miR-146a-5p targets TRAF6 but not Smad4 or FADD in normal and SCC cells

To elucidate the underlying mechanisms associated with the different outcomes of miR-146a-5p on proliferation and apoptosis in different cell types, we examined the protein levels of several known miR-146a-5p target genes, such as TRAF6, SMAD4 and FADD and their downstream signaling molecules by immunoblotting. After transfection of cells with miR-146a-5p mimic, TRAF6 expression was invariably downregulated in all cell types tested; however, Smad4 expression remained constant in NHOKs and SCC-9, while it decreased in HEK293 and NHDFs (Fig. 2C). FADD expression was slightly downregulated only in HEK293 cells (Fig. 2C). Notably, exogenous miR-146a-5p expression downregulated phosphorylated FADD at Ser194 (p-FADD-Ser194) in NHOKs and HEK293 cells but not in SCC-9 and NHDFs (Fig. 2C). JNK and p38 are MAPKs at the downstream of TRAF6 in TGF-β signaling that are both activated by phosphorylation (27). Exogenous miR-146a-5p expression deactivated JNK in SCC-9, but had no discernable effects in NHOKs, HEK293 and NHDFs (Fig. 2C). Similarly, exogenous miR-146a-5p expression also deactivated p38 in SCC-9. These data suggest that miR-146a-5p hampers translation of its target genes in a cell type-specific fashion.

miR-146a-5p confers proliferation advantage to SCC-9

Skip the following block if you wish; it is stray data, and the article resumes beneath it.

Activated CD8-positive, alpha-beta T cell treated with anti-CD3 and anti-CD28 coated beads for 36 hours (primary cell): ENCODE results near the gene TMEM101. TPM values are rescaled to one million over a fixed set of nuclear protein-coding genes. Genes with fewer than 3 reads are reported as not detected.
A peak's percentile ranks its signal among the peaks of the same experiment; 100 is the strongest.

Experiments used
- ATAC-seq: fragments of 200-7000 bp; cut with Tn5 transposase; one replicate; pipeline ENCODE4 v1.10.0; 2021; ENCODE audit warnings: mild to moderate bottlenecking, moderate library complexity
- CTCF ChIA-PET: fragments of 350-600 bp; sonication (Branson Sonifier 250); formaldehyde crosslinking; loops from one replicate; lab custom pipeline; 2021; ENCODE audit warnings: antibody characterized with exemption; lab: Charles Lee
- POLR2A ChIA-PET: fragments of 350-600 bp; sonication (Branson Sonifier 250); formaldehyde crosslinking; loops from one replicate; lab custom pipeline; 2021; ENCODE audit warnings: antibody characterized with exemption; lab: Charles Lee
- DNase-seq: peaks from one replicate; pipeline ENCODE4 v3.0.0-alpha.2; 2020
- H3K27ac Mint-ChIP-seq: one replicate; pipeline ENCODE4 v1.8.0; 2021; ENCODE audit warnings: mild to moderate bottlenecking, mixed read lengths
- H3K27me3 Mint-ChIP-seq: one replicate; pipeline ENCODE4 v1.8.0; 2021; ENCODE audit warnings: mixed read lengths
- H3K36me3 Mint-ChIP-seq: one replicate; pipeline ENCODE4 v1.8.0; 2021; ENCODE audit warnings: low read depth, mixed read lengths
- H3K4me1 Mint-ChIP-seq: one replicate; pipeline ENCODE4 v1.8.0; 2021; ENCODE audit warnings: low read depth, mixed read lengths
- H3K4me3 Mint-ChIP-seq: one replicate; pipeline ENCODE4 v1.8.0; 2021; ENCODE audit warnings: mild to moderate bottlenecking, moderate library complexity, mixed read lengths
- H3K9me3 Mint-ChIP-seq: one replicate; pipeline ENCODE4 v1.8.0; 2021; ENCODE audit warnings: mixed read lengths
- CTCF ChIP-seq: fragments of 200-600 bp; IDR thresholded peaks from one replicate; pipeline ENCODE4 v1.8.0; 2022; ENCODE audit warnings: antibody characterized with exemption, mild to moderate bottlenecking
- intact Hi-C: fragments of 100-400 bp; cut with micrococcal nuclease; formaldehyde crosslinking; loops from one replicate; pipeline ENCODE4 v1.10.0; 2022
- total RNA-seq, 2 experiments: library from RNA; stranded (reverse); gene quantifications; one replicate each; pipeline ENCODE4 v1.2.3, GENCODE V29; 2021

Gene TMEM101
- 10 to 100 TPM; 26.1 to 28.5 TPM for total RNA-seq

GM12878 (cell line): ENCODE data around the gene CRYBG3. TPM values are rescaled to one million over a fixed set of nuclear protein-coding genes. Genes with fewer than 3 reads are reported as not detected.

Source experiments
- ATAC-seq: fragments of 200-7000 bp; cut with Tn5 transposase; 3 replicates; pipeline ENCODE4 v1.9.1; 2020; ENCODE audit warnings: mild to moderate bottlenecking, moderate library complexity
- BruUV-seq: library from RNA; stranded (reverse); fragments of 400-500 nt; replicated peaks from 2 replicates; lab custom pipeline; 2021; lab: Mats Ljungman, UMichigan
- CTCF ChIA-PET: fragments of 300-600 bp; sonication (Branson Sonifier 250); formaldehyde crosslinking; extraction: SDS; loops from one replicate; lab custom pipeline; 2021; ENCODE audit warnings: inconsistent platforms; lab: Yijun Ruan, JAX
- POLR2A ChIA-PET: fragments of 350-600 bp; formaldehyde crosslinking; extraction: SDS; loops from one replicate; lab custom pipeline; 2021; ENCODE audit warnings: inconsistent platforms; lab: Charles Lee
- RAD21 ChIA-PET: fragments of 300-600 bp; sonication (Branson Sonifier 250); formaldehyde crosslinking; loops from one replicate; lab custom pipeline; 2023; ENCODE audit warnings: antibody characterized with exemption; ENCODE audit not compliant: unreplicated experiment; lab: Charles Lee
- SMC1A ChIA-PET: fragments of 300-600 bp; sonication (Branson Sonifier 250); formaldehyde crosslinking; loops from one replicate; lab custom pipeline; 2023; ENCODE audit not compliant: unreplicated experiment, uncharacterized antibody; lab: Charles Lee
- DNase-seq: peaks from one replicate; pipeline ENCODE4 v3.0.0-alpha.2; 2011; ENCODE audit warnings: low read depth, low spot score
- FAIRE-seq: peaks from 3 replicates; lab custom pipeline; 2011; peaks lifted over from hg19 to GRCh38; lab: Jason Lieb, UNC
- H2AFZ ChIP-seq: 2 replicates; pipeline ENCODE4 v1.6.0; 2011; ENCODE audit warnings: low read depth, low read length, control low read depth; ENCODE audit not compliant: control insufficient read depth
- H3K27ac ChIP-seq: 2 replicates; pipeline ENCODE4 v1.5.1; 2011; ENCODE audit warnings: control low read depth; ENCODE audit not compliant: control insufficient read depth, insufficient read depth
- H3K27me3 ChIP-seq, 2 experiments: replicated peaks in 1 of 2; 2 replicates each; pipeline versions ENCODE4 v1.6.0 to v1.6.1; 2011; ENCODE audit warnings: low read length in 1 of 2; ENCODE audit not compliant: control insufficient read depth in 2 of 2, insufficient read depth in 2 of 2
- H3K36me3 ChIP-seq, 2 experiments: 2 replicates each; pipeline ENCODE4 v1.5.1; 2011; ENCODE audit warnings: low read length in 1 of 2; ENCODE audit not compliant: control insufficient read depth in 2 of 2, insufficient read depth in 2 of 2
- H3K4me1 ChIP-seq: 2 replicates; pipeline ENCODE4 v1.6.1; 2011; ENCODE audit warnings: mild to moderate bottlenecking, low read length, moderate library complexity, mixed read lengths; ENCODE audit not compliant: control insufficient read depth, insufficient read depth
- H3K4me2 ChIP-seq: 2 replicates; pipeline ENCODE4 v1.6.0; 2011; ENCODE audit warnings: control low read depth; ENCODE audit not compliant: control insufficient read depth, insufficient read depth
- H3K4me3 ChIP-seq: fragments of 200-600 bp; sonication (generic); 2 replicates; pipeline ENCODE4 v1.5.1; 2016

In the opposite approach, we suppressed endogenous miR-146a-5p expression in SCC-9 followed by functional assays. Suppression (~46%) of endogenous miR-146a-5p expression (Fig. 3A) by transfection of cells with miR-146a-5p inhibitor significantly inhibited cell proliferation compared to the negative control-transfected cells (Fig. 3B). SCC-9 rather than SCC-4 was selected for the further studies to clearly elucidate the effects of miR-146a-5p on cellular processes of OSCC cell lines in this study. It is important to finely control the expression levels of miR-146a-5p in the cell lines by its mimic or inhibitor. Since the basal miR-146a-5p expression level in SCC-4 was too high (Fig. 1A), 54% reduction of its expression by the miR-146a-5p inhibitor, as shown in Fig. 3A, seemed still high, making it ambiguous to clarify its reduced function. On the other hand, SCC-9 had relatively lower, but significantly higher expression level of miR-146a-5p compared to normal oral keratinocytes (Fig. 1A), making it more effective to examine the clear effect of the miR-146a-5p mimic or inhibitor transfection. Next, to assess the underlying mechanisms of miR-146a-5p inhibitor-induced inhibition of cell proliferation, we examined the protein level of TRAF6, one of the miR-146a-5p target genes. miR-146a-5p inhibitor induced upregulation of TRAF6 (Fig. 3C). Our data suggest that miR-146a-5p inhibitor inhibits proliferation of SCC-9 by modulating the expression level of TRAF6.